If the Good Doctor has one complaint, it's that extreme close-ups ruin the cheesy gore effects too often. But other than that, why not grab some popcorn, ring up your mom, and put this on the DVD player? She'll love it.
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Zombie Beach Party (2003 Video)
1/10
Enter... Crap
31 January 2005
What do you get when you cross a low-budget zombie movie with a story about a team of masked wrestlers? The answer is apparently something called "Enter... Zombie King."

Actually, "low-budget" is an inappropriate description, since that might imply there WAS a budget for this crap. I think instead what happened is the would-be director found some change when he was vacuuming under his couch cushions and thought, "What the hell, I'm calling my pals and we're gonna make a movie."

Then, after getting together and drinking six cases of beer, they came up with the idea to combine zombies with wrestlers. The result: A bunch of Canadians pretending to be Mexican wrestlers from the United States (I didn't get it either) must fight a former wrestler who's become the Zombie King and is trying to take over the world with an army of the living dead. Or something.

Yeah, it's dumb.
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2/10
Crappier Than the Bathroom at Taco Bell
15 October 2004
Grab a dozen or so of your friends. Make sure one of them has a camcorder. Have another put on a (cheap) rented gorilla suit from a Halloween store. Finally, go traipsing around somewhere outside where there's vegetation. (Your backyard will do.) And if your little brother has a plastic toy dinosaur you can bring along, so much the better.

I guarantee that whatever you end up recording will turn out as good as or better than "The Mighty Gorga." It really is that bad. Which is often a good thing, except in this case there's too much boredom in between the bouts of jaw-droppingly horrendous "special effects." Yeah, they're special, all right. Some of the specialest ever seen.

Therefore, since laughter is the best medicine, the Good Doctor can recommend watching only about 15 minutes of this atrocity. But figuring out which 15 minutes is the trick.
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5/10
"Move the table over to the cage... and prepare the gorilla!"
12 October 2004
This movie has EVERYTHING. Female wrestling. Gorillas. Open-heart surgery. A crappy-looking monster. Gratuitous nudity. Ridiculously fake gore. Bad dubbing. Retarded dialogue. Atrocious editing. In other words, all the makings of a masterpiece.

When a surgeon transplants the heart of an ape into his deathly ill son, the result is, of course, a guy in a stupid-looking gorilla mask running amok and attacking hot Mexican broads. I mean, duh, what else would you expect to happen when you mess with the laws of nature, or whatever.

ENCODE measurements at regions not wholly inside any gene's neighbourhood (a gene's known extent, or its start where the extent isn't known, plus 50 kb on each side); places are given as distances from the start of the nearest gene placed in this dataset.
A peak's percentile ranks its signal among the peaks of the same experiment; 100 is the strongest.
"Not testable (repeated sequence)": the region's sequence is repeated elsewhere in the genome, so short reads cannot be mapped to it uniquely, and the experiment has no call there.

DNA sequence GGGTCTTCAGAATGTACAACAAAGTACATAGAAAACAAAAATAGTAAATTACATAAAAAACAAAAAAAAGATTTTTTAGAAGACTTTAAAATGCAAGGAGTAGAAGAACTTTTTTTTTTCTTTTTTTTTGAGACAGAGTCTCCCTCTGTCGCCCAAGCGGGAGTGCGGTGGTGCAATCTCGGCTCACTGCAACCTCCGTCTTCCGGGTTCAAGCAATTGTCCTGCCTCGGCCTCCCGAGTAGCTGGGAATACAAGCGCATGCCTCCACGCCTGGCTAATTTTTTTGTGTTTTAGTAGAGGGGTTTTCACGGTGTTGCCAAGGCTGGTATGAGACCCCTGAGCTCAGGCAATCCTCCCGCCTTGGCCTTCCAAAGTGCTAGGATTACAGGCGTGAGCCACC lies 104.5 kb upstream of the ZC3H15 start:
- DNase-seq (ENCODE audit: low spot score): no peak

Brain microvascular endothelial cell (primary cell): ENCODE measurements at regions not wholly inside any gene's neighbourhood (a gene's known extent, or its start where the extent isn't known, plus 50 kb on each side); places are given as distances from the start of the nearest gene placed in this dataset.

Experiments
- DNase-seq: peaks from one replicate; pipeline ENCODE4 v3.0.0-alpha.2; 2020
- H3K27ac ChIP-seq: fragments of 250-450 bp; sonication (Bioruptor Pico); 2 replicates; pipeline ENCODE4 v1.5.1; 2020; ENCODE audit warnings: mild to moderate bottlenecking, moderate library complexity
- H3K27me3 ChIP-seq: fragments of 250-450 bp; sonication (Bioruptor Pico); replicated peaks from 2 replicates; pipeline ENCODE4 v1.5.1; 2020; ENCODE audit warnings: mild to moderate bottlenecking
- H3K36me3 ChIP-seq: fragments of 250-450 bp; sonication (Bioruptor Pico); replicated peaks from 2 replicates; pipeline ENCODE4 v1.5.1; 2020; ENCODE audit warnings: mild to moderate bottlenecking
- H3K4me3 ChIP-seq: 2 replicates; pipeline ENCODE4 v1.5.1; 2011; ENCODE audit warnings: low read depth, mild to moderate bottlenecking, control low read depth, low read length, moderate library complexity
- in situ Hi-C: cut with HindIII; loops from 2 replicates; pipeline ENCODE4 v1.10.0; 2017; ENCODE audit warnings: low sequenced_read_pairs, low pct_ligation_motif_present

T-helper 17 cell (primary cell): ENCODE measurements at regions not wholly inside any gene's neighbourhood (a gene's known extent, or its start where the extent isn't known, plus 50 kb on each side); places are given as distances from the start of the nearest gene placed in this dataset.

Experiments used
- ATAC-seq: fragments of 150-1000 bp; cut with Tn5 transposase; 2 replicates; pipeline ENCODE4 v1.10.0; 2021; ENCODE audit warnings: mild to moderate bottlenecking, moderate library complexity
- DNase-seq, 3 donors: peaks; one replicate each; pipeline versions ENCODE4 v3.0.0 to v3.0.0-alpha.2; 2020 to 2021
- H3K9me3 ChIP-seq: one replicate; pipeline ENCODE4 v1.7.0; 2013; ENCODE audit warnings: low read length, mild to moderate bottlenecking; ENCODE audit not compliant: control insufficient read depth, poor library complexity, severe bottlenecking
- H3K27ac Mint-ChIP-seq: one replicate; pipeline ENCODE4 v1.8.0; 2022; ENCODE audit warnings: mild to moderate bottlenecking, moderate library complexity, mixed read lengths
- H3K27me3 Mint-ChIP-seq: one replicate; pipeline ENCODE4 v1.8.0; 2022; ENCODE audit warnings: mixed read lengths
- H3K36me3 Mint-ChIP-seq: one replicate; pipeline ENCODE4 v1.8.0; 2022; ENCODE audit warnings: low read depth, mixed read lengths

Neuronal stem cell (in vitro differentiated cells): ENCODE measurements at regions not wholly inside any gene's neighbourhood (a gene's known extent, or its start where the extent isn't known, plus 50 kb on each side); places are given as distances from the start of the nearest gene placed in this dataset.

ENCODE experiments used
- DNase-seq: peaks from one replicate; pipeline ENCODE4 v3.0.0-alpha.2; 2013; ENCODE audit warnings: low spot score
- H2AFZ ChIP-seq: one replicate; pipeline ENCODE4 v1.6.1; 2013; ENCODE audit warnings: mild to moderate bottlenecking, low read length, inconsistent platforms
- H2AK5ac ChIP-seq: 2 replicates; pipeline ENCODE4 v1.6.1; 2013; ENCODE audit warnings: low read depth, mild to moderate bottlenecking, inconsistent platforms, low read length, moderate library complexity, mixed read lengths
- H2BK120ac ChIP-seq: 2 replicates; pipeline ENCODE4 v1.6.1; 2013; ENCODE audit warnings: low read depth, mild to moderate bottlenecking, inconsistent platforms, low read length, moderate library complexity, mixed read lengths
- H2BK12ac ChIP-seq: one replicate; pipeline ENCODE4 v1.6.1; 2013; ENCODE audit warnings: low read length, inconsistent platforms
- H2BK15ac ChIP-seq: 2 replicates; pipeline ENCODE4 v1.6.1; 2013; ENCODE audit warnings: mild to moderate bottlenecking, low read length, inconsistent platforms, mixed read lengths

Meanwhile, some chick in a red catsuit wrestles other women while her boyfriend watches. No, it's not what you're thinking. She wrestles in the ring and he sits in the audience. Why does this happen? I don't really know. But her boyfriend turns out to be the detective who tries to track the Bloody Ape Man of Death, so I guess it's all right.

After the requisite number of murders, the surgeon recaptures his homicidal son and transplants a human heart back into him, taken from the body of a woman he steals from the hospital he works at. But it's all for naught: Gorilla Boy just gets back up and rips more people's heads off. More chaos ensues until the chilling denouement.

Bottom line: this movie is apparent proof that Ed Wood had Mexican relatives. Which means it's safe for you to watch this crap.

Waiter, I'll take a grilled apeburger... with extra cheese. To go!
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4/10
Ah, those crazy Italian zombies
13 September 2004
You like to think you're in for a treat when a movie starts out with a guy being horribly beaten with a chain, graphically crucified, and then melted in acid. Just a little Cajun justice what was meted out on them there warlocks in Louisiana circa 1927.

Fast forward to bayou country, 1981. Some hot blonde girl from New York has inherited an abandoned hotel in Mandeville, apparent scene of the aforementioned grotesquerie. Unbeknownst to our heroine is that the hotel also was built on top of one of the seven doorways to hell. Who knew the devil would choose Mandeville for such an honor?